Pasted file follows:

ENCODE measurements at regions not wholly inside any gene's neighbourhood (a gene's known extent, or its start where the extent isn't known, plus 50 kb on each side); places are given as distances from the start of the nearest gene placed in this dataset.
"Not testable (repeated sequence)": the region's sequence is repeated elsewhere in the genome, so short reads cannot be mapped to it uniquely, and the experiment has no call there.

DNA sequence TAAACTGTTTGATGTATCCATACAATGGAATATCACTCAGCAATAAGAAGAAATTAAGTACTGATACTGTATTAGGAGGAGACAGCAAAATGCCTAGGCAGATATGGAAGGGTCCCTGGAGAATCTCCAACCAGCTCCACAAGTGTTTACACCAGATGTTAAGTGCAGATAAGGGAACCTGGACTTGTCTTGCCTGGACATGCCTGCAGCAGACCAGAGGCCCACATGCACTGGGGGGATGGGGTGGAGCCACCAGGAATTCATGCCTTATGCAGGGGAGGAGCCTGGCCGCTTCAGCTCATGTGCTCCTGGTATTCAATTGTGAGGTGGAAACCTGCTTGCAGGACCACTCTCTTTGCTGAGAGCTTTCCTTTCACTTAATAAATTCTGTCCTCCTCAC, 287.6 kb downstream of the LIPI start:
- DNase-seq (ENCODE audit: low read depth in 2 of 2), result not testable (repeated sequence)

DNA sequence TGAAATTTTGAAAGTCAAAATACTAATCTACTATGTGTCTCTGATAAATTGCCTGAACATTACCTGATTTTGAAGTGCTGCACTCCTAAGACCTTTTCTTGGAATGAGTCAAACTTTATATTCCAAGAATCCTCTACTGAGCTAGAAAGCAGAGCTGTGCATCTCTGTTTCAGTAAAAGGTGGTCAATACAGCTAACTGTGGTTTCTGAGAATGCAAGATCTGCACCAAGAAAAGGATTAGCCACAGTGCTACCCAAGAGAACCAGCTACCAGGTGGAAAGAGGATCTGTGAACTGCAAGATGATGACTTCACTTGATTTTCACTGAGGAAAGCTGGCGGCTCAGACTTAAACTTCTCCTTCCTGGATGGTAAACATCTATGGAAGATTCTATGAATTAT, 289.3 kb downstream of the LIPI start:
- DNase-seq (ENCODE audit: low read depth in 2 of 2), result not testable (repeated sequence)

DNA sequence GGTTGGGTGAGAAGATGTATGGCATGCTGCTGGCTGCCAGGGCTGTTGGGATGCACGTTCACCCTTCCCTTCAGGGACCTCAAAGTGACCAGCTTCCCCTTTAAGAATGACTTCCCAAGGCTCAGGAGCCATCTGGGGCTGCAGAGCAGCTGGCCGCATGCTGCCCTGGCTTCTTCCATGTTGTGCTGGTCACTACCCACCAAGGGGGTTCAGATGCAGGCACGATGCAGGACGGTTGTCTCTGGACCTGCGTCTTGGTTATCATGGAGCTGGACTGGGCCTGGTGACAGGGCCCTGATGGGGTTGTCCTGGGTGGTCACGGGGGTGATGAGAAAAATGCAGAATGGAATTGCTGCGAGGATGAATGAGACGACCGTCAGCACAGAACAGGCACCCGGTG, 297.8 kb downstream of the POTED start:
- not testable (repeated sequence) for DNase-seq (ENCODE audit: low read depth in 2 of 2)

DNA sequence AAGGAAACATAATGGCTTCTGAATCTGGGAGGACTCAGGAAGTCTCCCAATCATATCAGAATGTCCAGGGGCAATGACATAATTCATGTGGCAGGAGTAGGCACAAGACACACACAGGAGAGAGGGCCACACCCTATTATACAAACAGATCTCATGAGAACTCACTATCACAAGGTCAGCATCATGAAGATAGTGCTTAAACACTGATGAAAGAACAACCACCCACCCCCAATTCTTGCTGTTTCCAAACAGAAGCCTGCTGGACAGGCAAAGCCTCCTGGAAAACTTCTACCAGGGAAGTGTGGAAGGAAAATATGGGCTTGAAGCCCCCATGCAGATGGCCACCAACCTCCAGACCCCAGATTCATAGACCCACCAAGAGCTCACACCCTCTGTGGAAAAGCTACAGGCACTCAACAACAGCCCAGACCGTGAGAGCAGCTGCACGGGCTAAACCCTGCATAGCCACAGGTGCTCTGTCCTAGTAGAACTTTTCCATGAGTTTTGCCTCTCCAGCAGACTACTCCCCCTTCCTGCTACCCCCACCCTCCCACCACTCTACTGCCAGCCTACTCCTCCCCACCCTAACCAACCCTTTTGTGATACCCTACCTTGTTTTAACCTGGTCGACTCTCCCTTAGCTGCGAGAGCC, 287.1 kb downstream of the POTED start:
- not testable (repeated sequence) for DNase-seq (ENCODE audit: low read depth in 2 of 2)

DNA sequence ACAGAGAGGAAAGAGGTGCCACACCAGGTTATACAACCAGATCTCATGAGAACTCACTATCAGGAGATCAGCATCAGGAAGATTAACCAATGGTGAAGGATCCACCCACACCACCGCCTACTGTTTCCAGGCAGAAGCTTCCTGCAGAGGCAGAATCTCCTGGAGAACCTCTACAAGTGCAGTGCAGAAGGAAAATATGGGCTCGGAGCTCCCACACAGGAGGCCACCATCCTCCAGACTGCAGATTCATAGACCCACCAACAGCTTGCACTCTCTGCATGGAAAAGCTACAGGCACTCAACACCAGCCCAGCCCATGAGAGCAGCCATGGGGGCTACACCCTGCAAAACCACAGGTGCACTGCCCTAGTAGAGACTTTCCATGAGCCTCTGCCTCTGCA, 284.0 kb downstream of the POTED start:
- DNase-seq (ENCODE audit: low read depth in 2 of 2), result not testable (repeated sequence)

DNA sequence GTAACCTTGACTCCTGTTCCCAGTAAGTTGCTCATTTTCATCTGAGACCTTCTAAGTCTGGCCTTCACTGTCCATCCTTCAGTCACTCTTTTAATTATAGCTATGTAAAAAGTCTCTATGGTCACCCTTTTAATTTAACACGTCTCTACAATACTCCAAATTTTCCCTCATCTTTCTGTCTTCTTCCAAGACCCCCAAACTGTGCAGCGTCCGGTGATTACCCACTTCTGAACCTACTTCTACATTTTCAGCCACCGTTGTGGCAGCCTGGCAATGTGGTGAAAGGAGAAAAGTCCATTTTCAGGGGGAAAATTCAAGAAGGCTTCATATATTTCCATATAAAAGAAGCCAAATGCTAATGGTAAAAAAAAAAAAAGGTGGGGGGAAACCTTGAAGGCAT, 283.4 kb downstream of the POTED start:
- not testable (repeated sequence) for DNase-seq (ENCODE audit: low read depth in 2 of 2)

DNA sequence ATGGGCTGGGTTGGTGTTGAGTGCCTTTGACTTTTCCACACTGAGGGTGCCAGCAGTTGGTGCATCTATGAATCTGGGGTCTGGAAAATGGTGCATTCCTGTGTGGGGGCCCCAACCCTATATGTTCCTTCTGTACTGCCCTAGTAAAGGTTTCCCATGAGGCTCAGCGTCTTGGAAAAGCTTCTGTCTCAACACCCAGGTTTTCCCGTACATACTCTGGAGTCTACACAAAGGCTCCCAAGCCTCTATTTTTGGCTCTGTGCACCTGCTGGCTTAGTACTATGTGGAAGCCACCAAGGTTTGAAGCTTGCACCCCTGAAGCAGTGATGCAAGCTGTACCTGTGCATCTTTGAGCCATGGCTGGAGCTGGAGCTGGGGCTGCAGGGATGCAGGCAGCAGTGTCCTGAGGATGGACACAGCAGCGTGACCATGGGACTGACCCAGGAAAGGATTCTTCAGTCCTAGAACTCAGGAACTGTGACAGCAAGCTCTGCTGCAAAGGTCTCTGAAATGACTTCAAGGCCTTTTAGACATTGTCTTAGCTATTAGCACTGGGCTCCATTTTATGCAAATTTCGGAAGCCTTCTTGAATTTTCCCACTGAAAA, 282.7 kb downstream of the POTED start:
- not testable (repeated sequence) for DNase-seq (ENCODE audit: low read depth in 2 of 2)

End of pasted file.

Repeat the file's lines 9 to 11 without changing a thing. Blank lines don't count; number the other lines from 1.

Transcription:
DNA sequence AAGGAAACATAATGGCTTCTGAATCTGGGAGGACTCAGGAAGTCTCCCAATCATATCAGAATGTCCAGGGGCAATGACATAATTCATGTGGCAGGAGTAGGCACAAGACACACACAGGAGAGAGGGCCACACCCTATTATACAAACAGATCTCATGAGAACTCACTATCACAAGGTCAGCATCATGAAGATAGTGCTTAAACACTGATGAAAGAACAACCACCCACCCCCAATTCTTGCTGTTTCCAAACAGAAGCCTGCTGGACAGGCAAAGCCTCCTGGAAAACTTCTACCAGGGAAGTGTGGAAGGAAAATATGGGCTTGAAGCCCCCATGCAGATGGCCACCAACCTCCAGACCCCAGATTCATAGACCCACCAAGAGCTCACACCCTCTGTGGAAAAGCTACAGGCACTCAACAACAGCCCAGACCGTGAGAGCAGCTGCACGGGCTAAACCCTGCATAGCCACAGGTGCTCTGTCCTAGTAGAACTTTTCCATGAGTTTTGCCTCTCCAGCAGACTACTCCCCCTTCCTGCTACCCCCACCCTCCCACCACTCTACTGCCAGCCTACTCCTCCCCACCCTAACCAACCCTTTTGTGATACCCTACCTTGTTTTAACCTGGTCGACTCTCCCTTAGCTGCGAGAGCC, 287.1 kb downstream of the POTED start:
- not testable (repeated sequence) for DNase-seq (ENCODE audit: low read depth in 2 of 2)

DNA sequence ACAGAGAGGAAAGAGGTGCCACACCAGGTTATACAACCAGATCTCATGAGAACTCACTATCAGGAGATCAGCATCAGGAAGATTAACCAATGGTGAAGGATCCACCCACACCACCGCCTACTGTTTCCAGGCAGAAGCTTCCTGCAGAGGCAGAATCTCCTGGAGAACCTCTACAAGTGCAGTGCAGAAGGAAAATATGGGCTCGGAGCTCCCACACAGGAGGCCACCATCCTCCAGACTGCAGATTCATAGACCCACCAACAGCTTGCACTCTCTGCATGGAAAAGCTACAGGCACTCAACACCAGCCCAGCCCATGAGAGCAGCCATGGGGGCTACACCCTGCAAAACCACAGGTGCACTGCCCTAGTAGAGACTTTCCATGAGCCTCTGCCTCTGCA, 284.0 kb downstream of the POTED start: